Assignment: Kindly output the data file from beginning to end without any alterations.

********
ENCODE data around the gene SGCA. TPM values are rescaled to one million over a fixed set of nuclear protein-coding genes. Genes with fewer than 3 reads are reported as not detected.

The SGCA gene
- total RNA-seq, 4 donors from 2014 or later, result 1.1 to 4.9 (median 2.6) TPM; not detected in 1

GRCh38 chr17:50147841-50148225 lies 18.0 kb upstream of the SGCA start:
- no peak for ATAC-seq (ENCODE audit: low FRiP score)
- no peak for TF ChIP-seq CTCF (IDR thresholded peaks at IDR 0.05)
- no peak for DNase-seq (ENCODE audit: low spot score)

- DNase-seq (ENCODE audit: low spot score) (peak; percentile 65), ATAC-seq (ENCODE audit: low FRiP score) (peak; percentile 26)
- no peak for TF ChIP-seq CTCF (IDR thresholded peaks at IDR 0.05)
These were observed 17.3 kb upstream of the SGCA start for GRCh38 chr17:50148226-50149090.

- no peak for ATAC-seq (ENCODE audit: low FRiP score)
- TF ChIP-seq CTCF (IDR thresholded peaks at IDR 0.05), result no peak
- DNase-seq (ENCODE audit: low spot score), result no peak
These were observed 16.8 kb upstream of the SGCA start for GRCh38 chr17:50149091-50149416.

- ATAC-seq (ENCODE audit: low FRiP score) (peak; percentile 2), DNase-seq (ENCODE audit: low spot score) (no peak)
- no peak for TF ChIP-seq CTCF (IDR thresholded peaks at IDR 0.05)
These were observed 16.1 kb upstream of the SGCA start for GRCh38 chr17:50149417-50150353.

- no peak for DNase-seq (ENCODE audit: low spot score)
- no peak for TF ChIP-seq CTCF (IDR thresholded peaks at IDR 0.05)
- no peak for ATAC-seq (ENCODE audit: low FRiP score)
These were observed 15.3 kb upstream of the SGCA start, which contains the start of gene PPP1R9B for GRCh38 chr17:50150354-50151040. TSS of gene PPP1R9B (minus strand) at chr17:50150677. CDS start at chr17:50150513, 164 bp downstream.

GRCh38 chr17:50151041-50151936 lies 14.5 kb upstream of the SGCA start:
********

ENCODE data around the gene SGCA. TPM values are rescaled to one million over a fixed set of nuclear protein-coding genes. Genes with fewer than 3 reads are reported as not detected.

The SGCA gene
- total RNA-seq, 4 donors from 2014 or later, result 1.1 to 4.9 (median 2.6) TPM; not detected in 1

GRCh38 chr17:50147841-50148225 lies 18.0 kb upstream of the SGCA start:
- no peak for ATAC-seq (ENCODE audit: low FRiP score)
- no peak for TF ChIP-seq CTCF (IDR thresholded peaks at IDR 0.05)
- no peak for DNase-seq (ENCODE audit: low spot score)

- DNase-seq (ENCODE audit: low spot score) (peak; percentile 65), ATAC-seq (ENCODE audit: low FRiP score) (peak; percentile 26)
- no peak for TF ChIP-seq CTCF (IDR thresholded peaks at IDR 0.05)
These were observed 17.3 kb upstream of the SGCA start for GRCh38 chr17:50148226-50149090.

- no peak for ATAC-seq (ENCODE audit: low FRiP score)
- TF ChIP-seq CTCF (IDR thresholded peaks at IDR 0.05), result no peak
- DNase-seq (ENCODE audit: low spot score), result no peak
These were observed 16.8 kb upstream of the SGCA start for GRCh38 chr17:50149091-50149416.

- ATAC-seq (ENCODE audit: low FRiP score) (peak; percentile 2), DNase-seq (ENCODE audit: low spot score) (no peak)
- no peak for TF ChIP-seq CTCF (IDR thresholded peaks at IDR 0.05)
These were observed 16.1 kb upstream of the SGCA start for GRCh38 chr17:50149417-50150353.

- no peak for DNase-seq (ENCODE audit: low spot score)
- no peak for TF ChIP-seq CTCF (IDR thresholded peaks at IDR 0.05)
- no peak for ATAC-seq (ENCODE audit: low FRiP score)
These were observed 15.3 kb upstream of the SGCA start, which contains the start of gene PPP1R9B for GRCh38 chr17:50150354-50151040. TSS of gene PPP1R9B (minus strand) at chr17:50150677. CDS start at chr17:50150513, 164 bp downstream.

GRCh38 chr17:50151041-50151936 lies 14.5 kb upstream of the SGCA start: